Addition by Subtraction – The Cowboys are Better Off Without Greg Hardy
This past fall on one of my “Airing it out with Craig James” podcasts, former Dallas Cowboys QB and NFL Hall of Famer Roger Staubach and I talked about Greg Hardy. Roger was clear in his position of how he would not have wanted to be a teammate of Hardy’s. I agreed with him wholeheartedly.
As a young boy, I witnessed domestic violence. What I heard and saw was horrific. My dad regretted his actions…it was painful for him, my mother and me.
Greg Hardy has shown no remorse with his actions or words. To be forgiven, a person has to genuinely seek forgiveness.
I forgave my dad for what he did because he was truly sorry for his actions.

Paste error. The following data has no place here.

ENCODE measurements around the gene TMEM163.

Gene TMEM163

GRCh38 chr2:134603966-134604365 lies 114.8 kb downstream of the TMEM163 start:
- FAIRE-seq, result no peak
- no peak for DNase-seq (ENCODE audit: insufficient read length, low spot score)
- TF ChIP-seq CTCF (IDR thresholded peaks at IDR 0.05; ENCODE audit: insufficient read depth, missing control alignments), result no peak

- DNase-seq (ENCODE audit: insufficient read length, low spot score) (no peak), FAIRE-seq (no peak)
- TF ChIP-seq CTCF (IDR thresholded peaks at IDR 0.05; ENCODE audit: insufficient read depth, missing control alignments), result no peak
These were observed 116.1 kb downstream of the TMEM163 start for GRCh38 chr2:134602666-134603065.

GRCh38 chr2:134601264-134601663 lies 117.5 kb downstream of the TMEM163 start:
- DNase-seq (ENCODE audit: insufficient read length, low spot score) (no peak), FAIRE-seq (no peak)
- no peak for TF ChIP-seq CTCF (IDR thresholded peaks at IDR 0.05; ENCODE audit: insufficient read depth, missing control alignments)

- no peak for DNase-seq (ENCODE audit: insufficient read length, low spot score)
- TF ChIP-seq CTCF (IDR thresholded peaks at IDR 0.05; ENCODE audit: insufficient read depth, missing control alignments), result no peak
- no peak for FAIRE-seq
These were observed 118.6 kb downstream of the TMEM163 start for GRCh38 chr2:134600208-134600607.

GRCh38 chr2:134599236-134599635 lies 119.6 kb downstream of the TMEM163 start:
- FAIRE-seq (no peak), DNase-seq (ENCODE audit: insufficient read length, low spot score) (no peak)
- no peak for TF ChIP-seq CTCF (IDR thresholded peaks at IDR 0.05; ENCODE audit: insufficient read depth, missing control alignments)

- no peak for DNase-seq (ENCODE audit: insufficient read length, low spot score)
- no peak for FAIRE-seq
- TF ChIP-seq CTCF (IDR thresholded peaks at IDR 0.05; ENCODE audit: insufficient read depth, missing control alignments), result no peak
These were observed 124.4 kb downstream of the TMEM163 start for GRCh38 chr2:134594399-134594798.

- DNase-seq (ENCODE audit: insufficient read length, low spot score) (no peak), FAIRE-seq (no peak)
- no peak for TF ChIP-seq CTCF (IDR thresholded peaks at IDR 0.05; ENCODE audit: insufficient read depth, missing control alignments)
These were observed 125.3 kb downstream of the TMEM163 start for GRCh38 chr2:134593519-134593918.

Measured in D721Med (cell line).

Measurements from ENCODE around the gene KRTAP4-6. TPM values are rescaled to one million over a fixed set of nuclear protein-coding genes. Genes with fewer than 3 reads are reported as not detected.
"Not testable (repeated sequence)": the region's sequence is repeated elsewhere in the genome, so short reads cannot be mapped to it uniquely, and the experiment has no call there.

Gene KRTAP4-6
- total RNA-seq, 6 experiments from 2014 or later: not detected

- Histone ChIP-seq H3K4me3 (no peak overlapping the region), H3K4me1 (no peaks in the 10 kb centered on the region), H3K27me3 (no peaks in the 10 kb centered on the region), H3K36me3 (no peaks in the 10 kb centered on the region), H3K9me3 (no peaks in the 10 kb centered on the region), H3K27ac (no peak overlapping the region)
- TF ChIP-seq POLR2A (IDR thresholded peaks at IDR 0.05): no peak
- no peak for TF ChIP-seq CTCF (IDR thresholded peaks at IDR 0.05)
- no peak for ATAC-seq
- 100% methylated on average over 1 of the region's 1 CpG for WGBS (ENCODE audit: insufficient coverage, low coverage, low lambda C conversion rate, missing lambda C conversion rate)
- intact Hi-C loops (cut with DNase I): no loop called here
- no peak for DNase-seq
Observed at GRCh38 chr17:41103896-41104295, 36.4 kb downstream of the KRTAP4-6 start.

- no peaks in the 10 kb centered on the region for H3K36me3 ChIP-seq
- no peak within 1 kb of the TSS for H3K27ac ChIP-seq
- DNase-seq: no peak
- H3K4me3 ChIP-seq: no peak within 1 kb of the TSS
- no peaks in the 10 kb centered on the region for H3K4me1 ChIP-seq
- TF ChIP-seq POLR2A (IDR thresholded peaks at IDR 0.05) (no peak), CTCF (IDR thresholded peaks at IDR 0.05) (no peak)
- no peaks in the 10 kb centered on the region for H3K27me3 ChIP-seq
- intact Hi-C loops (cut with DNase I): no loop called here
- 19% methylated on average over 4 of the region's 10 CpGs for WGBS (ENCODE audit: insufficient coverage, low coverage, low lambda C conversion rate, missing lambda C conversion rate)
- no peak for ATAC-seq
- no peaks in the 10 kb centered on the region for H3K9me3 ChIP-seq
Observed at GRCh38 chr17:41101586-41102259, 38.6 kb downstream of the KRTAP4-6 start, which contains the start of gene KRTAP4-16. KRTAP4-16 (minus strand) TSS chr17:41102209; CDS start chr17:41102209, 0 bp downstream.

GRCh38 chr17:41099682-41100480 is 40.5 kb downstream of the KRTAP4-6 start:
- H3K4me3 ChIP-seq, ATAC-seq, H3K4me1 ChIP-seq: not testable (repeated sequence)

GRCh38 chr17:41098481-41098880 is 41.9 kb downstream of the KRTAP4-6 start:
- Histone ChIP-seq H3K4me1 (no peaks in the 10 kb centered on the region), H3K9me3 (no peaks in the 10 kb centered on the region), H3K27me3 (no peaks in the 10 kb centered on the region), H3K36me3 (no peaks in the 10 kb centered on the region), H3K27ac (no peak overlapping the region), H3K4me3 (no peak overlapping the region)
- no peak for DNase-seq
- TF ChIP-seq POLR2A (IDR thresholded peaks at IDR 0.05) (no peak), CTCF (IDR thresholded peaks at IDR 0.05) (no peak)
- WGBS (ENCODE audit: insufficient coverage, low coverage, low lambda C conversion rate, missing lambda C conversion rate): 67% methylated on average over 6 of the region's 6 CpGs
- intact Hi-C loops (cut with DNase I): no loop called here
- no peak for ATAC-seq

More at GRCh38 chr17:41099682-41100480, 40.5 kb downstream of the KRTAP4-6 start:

I applaud each NFL owner for not signing Hardy as a free agent. Hardy’s got a lot of work to do before being allowed to play again.
There’s a second part to Hardy’s distractions on a team that isn’t talked about as much. Of course, what I’m about to mention is secondary to domestic violence.
Multiple player reports from the Dallas Cowboys say that Hardy was late to many practices/meetings. That’s crazy! In my years with the New England Patriots I can only remember ONE time that a player was late to practice/meetings. It was a big deal then and it is today. I know this much…from high school through the NFL, my teammates and I would not have tolerated someone like Hardy and his distractions.
I think Hardy’s disciplinary problems last year affected the Cowboys as much or even more than the loss of QB Tony Romo. Every NFL team knows of Hardy’s lack of discipline. The NFL coaches are a tight group and something like this won’t go unnoticed. Even for a highly talented player like Hardy.
It’s called addition by subtraction. The Dallas Cowboys improved this offseason by the subtraction of Greg Hardy.
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